“The Middlebury experience” is often referred to by students, alumni, faculty, parents and tour guides as the all-encompassing vision of student life. These four years are supposed to be a life-changing whirlwind of academic rigor, close friends, athletic victories and personal growth — all while surrounded by the idyllic fall foliage of rural Vermont. But what does this really mean? What truly defines our Middlebury experience?
For some, this year may have been defined by the hoax call about an active shooter in Davis Family Library, the Box Office breach or perhaps the removal of Nutella from dining halls. More likely, you will remember your time at Middlebury for each of the surprising, exciting and frustrating moments, the everyday victories and disappointments that largely determine this school’s spirit and mood: its zeitgeist.
The theme of this year’s Zeitgeist — The Campus’ fifth-annual campus-wide survey — is recalibrating. We asked questions to explore the abundance of Middlebury experiences at this precise moment in time, to learn about how after a year of Covid-19 pandemic-to-endemic transition your attitudes reverted, changed or pivoted entirely.
Zeitgeist 5.0 posed many of the same questions of past Zeitgeist surveys, covering topics ranging from academics to institutional resources to sex and love culture at Middlebury. Have you ever broken the Honor Code? What does your ideal relationship look like? Are you happy?
We also asked new questions in hopes of capturing an honest picture of college life: What is your GPA? If you could choose again, would you still enroll at Middlebury? Do you support affirmative action? We strived to discover the aspects of Middlebury life that do not show up in admissions pamphlets or on campus tours.
Lastly, we asked about your outlook on the college experience: What do you want your impact on Middlebury to be? You told us that you want to build community and make opportunities more accessible. You want to be loved, spread joy and survive your time here. You want to bring back pre-Covid traditions and you want to make new ones. At least one of you wants to “Radicalize Rich Kids and Find Meaning.”
Read this year’s Zeitgeist for a glimpse into the true desires, reflections and resentments of your fellow students. These pages will not give a complete picture of the Middlebury experience, but we hope they will capture a snapshot of life here, if only for a moment.
The 1,112 students who completed The Campus’ fifth annual Zeitgeist survey answered 60 questions across eight different categories, ranging from Academics and the Institution to Sex and Love.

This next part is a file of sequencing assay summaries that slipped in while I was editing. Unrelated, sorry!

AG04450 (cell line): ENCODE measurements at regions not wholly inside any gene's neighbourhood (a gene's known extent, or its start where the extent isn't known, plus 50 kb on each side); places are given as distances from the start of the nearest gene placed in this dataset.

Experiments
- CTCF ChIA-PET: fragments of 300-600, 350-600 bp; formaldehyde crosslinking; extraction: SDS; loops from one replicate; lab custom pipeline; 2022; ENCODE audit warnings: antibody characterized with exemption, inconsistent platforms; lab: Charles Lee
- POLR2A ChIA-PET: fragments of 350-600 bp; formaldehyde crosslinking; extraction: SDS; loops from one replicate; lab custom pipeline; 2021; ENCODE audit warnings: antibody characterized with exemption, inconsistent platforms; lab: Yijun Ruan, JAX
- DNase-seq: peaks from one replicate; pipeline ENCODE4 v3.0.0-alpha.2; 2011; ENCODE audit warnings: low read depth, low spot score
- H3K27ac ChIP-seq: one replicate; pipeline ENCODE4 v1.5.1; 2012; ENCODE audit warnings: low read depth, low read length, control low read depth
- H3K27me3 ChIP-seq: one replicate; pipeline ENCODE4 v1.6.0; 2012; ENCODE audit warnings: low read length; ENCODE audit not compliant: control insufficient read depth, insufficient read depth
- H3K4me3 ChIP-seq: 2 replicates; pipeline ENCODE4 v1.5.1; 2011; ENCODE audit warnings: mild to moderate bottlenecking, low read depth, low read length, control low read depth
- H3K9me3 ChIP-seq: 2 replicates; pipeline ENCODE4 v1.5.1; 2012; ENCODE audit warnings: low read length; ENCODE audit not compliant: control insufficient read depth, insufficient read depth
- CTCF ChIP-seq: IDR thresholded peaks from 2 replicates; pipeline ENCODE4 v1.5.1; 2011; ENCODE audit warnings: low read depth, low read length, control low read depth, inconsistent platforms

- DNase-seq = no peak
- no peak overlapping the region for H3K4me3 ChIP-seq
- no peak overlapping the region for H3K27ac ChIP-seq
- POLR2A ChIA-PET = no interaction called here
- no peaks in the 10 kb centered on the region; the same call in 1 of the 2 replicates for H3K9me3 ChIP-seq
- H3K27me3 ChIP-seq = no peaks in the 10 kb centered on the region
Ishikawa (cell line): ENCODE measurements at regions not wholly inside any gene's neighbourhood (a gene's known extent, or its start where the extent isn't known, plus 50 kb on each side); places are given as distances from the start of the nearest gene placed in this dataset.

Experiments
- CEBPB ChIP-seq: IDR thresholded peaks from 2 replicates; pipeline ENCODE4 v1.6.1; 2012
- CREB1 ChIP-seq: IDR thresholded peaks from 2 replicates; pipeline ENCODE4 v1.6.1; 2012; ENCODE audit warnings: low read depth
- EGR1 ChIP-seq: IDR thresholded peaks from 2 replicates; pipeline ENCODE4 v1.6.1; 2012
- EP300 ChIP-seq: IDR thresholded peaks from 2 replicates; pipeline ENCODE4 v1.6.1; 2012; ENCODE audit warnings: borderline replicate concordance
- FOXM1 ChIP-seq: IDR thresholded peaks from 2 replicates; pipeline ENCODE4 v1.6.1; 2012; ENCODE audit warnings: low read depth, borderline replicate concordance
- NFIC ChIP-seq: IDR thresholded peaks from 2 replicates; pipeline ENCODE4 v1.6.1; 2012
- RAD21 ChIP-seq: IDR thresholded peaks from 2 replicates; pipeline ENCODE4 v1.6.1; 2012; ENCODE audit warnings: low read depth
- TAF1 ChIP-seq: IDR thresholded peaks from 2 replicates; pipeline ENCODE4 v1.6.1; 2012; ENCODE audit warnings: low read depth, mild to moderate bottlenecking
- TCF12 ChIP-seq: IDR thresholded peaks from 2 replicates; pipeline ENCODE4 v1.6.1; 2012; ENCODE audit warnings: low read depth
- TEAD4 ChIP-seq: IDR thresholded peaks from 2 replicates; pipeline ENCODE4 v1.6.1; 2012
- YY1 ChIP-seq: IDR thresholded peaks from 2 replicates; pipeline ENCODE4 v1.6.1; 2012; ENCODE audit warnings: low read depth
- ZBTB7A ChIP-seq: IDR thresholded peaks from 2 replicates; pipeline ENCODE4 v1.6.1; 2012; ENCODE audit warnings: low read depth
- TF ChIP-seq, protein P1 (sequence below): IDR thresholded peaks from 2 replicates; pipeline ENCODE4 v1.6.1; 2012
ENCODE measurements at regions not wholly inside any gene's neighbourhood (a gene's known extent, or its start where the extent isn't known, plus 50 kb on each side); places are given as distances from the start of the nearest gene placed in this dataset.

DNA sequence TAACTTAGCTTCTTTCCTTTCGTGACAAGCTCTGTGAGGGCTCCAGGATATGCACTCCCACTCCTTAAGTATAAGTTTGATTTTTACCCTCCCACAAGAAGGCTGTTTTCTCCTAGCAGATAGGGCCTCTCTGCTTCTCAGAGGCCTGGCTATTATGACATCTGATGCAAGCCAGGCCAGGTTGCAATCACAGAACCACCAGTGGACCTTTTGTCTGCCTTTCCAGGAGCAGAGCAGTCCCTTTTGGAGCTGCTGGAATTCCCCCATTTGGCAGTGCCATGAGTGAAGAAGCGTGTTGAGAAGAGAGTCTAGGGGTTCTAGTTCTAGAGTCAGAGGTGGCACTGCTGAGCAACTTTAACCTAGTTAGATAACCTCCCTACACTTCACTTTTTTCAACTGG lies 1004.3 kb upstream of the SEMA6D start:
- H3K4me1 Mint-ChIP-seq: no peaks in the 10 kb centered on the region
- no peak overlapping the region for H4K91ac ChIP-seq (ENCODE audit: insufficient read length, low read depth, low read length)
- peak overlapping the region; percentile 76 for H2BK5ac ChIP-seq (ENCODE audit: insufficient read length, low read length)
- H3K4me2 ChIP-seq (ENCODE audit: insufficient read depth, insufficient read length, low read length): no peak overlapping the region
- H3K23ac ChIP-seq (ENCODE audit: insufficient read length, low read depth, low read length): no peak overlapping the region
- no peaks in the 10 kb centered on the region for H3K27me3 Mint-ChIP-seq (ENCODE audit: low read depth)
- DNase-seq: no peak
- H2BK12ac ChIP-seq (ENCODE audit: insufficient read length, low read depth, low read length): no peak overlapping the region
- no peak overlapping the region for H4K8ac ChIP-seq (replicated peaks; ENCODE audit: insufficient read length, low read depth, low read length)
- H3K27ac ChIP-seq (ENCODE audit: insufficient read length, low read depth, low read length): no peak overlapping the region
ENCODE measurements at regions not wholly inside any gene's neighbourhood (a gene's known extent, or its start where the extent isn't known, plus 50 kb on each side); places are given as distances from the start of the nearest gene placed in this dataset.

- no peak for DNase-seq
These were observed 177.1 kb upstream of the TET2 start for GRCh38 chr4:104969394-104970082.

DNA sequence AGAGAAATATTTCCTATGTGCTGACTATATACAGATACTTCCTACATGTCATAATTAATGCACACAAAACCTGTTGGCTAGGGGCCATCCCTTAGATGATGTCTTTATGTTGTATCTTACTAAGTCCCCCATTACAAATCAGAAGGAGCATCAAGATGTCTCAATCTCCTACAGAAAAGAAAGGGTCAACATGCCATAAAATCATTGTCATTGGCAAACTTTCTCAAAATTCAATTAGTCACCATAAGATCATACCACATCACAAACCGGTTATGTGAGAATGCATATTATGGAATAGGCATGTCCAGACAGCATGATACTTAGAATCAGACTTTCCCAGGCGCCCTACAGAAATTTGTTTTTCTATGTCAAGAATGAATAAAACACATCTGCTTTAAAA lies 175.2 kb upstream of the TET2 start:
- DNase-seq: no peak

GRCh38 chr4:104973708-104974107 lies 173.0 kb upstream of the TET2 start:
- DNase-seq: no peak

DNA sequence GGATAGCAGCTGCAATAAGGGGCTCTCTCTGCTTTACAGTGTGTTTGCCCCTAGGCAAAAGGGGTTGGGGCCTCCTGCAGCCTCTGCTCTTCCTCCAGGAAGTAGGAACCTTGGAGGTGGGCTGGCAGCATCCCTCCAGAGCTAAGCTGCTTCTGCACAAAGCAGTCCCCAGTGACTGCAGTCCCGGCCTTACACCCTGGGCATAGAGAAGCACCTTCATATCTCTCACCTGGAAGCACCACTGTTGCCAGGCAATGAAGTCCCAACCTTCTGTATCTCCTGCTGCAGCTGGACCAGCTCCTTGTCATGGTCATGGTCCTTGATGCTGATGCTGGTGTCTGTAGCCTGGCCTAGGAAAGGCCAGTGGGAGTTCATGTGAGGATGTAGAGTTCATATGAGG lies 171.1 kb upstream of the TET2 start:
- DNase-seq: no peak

Out of the approximately 2,550 students enrolled at Middlebury this spring, 44% of degree-seeking undergraduates were represented in the survey. This marked a slight increase from the 43% response rate in both the 2021 and 2022 Zeitgeist surveys. Some demographic categories do not match official college statistics, which may be due to factors including over or underrepresentation in the responses to the survey and differences in the reporting methods of the college.
Participants were roughly equally distributed across class years. The class of 2026 registered the highest number of currently enrolled respondents at 213, while the class of 2026.5 was the smallest class at 51 responses.
Notably, 33 respondents said their intended graduating year was 2022.5 or earlier, while the class of 2023 had the largest gap between students who matriculated with the class and those currently still in the class. According to college estimates, only 420 seniors will graduate this spring, compared to the typical class size of more than 600. One explanation for this trend is how the Covid-19 pandemic led many enrolled students to take a gap semester or year. This also helps contextualize the unusually large class of 2023.5, which has more than doubled in size since entering Middlebury, according to both Zeitgeist responses and college projections.
Of the 1,112 students who completed the survey, 81% identified as white, followed by 11% Asian, 8% Hispanic or Latino, 5% Black or African American and 1% Middle Eastern or North African. Less than 1% of respondents identified as Native Hawaiian or other Pacific Islander and American Indian or Alaskan Native. This question asked students to select all options they identified with, so the percentages total more than 100%.
According to the 2022–2023 Middlebury Enrollment Profile — using data compiled by the college that does not allow students to self-identify in more than one category — 56% of Middlebury students are white, 12% Hispanic/Latino, 7% Asian, 5% Black or African-American and 7% as two or more races. Twelve percent of students are international students, who are counted in one category as “nonresidents.”